Meet the Mom of 3 Who Opened a Bookstore On a Bus

Growing up with a love of books, Latanya DeVaughn dreamed of opening her own shop. By following her heart, she launched a mobile bookstore that means so much to her New York community.

Latanya DeVaughn was raised by her grandmother, an educator in the New York City school system, who adopted her when she was 2 days old. "I never really noticed that we were lacking in anything," says DeVaughn. "We always had food. She always had savings. We went on trips when we could."

DeVaughn's grandmother instilled a love of experiences in her, and one of the main activities they enjoyed doing was book shopping throughout the city. "She would take me to the bookstores," says the Bronx, New York native. "And we would go to garage sales, and I would buy books while everyone else was looking for furniture or clothing."

When her grandmother passed away, DeVaughn was just 19 and working in finance. "That was the point where I knew that I was depending on myself," she says. "I didn't have a safety net, so I was always extra careful with money."

Rarely accumulating debt, DeVaughn has never wanted anything outside of her means. "And if I want something, I know that there's a way for me to attain it," she says.

In 2004, she became a mom to her first of three children, and although she went back to work in accounting when he was 1, she dreamed of owning a bookstore. "Anyone who knew me knew that I always wanted to own a bookstore," she notes. "So when I wasn't happy at my job, my friends would just say, 'Well, why don't you just start the bookstore, just try or do it on the weekends?'"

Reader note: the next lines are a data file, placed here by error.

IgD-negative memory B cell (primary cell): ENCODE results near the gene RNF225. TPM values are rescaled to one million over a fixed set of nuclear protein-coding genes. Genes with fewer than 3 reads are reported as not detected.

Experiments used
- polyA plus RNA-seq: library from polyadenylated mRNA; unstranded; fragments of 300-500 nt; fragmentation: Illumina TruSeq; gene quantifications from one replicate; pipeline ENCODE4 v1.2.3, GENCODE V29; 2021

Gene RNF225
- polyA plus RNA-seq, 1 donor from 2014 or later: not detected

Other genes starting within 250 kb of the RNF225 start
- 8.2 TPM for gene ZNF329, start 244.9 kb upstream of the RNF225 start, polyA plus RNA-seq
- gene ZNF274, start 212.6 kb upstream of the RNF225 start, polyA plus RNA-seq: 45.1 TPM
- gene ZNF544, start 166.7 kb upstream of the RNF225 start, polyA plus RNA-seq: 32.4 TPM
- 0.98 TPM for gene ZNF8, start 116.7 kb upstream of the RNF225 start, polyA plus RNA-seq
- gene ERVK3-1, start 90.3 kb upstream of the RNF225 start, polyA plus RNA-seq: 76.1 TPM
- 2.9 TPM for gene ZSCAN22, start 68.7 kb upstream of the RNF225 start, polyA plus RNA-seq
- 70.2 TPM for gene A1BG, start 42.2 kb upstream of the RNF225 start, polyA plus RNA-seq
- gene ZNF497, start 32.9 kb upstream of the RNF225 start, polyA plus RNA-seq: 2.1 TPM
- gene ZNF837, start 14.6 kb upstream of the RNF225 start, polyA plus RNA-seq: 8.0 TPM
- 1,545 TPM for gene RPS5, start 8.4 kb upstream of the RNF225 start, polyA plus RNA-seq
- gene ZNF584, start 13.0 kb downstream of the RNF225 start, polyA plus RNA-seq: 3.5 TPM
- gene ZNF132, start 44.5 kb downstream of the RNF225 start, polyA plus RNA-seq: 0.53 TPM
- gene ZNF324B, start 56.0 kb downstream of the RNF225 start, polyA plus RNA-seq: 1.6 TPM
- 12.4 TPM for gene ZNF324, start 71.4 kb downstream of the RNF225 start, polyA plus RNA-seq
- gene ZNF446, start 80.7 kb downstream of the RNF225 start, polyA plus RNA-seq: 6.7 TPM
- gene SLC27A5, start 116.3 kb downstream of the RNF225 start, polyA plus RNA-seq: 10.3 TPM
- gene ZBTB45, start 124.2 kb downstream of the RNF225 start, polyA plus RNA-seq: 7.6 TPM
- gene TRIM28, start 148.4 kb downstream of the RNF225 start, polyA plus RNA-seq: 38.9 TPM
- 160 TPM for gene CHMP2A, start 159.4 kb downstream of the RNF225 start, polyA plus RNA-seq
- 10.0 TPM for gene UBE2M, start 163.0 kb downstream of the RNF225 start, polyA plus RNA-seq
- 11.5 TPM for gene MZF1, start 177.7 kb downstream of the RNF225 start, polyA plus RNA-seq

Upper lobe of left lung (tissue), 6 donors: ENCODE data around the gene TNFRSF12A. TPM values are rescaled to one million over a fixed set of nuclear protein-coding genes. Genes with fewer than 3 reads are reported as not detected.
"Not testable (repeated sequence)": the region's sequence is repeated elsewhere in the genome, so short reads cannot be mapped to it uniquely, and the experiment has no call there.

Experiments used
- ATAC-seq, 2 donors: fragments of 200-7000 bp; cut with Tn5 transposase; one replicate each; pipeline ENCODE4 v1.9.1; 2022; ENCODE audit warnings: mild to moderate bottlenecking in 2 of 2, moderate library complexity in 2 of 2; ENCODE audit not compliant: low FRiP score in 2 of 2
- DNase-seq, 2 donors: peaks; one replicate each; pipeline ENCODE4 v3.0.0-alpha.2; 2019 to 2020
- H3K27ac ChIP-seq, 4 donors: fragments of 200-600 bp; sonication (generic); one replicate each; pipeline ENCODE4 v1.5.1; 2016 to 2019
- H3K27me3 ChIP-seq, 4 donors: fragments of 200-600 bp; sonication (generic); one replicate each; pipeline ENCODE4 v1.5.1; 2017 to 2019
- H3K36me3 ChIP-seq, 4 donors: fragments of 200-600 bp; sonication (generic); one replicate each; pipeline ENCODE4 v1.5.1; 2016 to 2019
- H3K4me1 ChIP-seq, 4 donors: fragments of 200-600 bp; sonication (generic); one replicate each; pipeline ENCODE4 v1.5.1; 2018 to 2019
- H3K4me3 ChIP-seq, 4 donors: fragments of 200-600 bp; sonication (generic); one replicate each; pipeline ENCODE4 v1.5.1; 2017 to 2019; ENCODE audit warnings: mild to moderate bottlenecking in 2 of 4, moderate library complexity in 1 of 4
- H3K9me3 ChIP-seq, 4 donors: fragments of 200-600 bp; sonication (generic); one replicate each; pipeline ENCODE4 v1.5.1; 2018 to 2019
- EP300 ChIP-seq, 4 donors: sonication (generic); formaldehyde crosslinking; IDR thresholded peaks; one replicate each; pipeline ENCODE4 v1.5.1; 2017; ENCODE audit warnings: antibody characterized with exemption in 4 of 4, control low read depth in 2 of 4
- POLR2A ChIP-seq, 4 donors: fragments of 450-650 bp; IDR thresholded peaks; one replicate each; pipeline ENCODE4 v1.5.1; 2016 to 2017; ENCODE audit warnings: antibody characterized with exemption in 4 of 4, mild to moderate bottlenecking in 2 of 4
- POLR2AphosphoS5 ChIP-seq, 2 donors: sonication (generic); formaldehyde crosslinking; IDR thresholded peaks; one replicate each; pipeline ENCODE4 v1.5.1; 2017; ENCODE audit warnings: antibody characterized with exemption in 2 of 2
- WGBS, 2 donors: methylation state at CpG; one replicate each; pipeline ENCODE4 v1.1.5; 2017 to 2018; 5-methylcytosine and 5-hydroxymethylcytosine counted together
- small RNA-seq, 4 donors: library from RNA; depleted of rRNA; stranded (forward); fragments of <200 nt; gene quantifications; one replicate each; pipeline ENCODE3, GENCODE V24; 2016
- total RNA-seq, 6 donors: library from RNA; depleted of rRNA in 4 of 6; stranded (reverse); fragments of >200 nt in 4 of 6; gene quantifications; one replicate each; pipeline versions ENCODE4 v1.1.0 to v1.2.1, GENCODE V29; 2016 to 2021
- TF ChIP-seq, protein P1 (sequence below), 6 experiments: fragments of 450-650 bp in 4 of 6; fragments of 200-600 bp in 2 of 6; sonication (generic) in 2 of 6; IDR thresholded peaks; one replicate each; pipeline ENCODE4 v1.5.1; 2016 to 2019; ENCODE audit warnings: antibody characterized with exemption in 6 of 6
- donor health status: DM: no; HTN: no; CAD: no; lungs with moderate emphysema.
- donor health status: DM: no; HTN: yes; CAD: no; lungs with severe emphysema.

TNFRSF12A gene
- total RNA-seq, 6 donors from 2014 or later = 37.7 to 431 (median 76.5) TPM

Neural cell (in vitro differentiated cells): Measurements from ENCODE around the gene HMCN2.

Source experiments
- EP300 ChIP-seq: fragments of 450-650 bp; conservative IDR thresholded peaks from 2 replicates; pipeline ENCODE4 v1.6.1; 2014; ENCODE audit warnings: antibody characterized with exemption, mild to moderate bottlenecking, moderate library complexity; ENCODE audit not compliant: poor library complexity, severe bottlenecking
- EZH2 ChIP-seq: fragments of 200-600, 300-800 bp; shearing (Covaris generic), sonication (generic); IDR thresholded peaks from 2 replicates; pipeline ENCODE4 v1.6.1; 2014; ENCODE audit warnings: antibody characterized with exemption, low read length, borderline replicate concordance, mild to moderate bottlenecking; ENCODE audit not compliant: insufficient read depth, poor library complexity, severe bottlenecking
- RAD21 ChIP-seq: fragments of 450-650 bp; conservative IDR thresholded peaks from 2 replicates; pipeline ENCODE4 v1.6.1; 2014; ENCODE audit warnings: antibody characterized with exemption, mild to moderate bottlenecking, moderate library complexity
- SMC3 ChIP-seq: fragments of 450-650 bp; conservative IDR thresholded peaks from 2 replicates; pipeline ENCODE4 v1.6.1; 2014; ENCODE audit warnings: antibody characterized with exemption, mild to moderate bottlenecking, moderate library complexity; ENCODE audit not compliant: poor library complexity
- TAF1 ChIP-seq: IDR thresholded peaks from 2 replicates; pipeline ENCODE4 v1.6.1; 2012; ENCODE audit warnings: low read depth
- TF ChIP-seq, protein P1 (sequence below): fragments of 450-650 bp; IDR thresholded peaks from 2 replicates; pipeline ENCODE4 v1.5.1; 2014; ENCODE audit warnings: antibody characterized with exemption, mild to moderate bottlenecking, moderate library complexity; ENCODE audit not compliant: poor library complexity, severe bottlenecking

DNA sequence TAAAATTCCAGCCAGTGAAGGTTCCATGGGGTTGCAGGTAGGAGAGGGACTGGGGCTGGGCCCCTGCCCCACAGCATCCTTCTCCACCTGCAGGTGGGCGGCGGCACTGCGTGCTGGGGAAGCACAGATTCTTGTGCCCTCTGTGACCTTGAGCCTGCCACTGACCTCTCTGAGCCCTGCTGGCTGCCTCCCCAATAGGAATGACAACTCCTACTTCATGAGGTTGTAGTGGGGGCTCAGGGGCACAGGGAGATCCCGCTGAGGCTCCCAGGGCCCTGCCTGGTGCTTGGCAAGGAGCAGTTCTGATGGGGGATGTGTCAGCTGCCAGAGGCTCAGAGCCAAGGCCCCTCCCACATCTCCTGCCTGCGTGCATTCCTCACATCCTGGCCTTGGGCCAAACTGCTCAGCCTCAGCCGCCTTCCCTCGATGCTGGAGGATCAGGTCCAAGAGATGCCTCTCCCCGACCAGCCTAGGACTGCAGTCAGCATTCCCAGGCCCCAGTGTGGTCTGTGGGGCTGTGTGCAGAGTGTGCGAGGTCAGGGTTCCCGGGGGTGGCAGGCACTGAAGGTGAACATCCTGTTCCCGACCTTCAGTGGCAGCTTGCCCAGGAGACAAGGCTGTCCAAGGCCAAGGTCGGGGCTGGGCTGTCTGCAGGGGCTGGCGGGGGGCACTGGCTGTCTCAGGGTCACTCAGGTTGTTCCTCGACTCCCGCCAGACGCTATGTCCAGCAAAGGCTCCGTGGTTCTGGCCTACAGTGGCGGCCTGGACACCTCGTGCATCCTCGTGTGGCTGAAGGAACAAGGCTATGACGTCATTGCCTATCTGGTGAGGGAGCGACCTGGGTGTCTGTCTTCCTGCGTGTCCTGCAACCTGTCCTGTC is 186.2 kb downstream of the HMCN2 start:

Although she saw a real need for a bookstore in the Bronx, which was lacking one for almost four years, DeVaughn worried the rents were too high. That's when a friend showed her a mobile book truck in Delaware. And from the moment she saw the book truck, she began to reimagine it on a bus.

"From that point on, I started to manifest this concept of Bronx Bound Books—a mobile bookstore," notes DeVaughn, explaining that it would be the bookstore that "comes to you." The bus would head to parks, beaches, farmers' markets, and other locations.

DeVaughn was so inspired by the concept that she worked to make it a reality. In May 2019, she had a business reveal, letting people in her community know that she was raising money to buy the bus. "Your community is your most valuable asset when starting a small business," she notes. "If you're vulnerable enough to let them know what you want, they'll try and make it happen for you."

After the reveal, DeVaughn collected used books from her neighbors and friends, and publishers sent her titles as well. She paid $150 a month to store the growing library.

DeVaughn also felt that if her community saw her investing in herself, they would invest in her as well. After raising the funds to buy a shuttle bus, DeVaughn applied for a small business grant and ultimately received $20,000 that allowed her to convert the bus into the bookstore.

At that point, she had been working at the New-York Historical Society, and in January 2020, she decided to leave to focus on Bronx Bound Books full-time. "My supervisor at the time said, 'Oh, you're leaving us to go follow your dreams,'" recalls DeVaughn. "I said, 'Yes, I am.'"